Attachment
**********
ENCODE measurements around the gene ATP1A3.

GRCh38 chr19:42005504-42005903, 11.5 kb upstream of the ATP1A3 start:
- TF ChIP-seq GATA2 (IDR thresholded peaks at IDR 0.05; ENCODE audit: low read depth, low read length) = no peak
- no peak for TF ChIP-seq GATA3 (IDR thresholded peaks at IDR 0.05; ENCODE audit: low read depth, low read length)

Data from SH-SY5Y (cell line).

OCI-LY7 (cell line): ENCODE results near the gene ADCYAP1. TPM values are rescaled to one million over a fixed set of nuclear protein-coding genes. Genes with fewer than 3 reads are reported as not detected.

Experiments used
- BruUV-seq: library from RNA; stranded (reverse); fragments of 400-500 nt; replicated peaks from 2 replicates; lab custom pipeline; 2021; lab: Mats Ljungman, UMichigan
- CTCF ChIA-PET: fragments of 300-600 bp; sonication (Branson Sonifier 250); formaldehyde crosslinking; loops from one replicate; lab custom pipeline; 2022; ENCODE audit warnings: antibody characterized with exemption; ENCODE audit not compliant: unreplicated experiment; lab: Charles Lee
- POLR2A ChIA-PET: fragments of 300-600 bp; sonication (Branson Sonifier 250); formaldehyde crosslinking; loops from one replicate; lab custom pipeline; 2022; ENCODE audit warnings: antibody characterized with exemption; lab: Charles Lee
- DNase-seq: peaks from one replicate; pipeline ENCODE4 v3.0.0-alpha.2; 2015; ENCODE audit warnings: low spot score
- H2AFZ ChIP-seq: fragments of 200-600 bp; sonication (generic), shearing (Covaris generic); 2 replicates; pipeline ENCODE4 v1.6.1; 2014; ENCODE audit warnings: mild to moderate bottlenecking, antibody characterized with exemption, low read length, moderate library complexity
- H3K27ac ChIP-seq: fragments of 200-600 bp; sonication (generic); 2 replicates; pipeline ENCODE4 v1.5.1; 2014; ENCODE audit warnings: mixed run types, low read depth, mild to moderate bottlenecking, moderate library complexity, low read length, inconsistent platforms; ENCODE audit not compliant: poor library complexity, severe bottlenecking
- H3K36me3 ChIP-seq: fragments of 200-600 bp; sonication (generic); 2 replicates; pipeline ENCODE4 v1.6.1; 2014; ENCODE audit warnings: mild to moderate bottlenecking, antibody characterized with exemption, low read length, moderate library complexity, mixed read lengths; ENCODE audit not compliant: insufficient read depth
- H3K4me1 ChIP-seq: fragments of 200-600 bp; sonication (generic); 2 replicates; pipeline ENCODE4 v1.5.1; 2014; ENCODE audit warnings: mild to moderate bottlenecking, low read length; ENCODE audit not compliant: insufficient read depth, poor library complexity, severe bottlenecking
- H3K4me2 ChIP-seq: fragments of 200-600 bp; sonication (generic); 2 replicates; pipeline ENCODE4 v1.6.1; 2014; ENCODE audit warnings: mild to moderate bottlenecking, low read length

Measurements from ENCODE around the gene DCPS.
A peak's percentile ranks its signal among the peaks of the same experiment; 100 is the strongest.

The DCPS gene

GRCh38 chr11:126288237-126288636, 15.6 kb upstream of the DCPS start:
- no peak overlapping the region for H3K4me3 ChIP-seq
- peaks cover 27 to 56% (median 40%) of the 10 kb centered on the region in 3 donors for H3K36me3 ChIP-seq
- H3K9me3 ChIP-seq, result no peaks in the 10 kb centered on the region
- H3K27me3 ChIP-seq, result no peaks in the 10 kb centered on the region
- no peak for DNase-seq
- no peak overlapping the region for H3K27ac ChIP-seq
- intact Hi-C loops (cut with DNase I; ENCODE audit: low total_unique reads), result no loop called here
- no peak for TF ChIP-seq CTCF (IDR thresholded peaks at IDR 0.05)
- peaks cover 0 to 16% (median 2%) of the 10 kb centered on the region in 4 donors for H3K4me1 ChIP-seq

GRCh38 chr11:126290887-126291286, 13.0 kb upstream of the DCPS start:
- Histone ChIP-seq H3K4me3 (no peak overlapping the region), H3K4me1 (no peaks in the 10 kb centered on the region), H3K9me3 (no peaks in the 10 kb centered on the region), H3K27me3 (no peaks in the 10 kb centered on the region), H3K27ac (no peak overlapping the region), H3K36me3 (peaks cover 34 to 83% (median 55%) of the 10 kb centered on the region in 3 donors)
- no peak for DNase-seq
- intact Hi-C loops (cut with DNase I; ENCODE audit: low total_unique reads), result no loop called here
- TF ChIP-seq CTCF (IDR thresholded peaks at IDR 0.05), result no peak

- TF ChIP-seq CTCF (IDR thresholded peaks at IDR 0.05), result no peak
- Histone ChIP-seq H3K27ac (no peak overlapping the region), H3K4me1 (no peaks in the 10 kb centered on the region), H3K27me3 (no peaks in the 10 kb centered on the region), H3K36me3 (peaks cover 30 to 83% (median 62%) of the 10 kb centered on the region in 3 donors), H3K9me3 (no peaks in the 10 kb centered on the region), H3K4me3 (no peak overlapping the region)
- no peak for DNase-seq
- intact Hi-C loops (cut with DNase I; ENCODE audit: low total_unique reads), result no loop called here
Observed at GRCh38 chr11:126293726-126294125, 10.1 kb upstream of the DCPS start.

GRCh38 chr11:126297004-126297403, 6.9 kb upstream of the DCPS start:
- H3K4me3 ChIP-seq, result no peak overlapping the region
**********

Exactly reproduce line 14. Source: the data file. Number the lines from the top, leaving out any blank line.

- H3K36me3 ChIP-seq: fragments of 200-600 bp; sonication (generic); 2 replicates; pipeline ENCODE4 v1.6.1; 2014; ENCODE audit warnings: mild to moderate bottlenecking, antibody characterized with exemption, low read length, moderate library complexity, mixed read lengths; ENCODE audit not compliant: insufficient read depth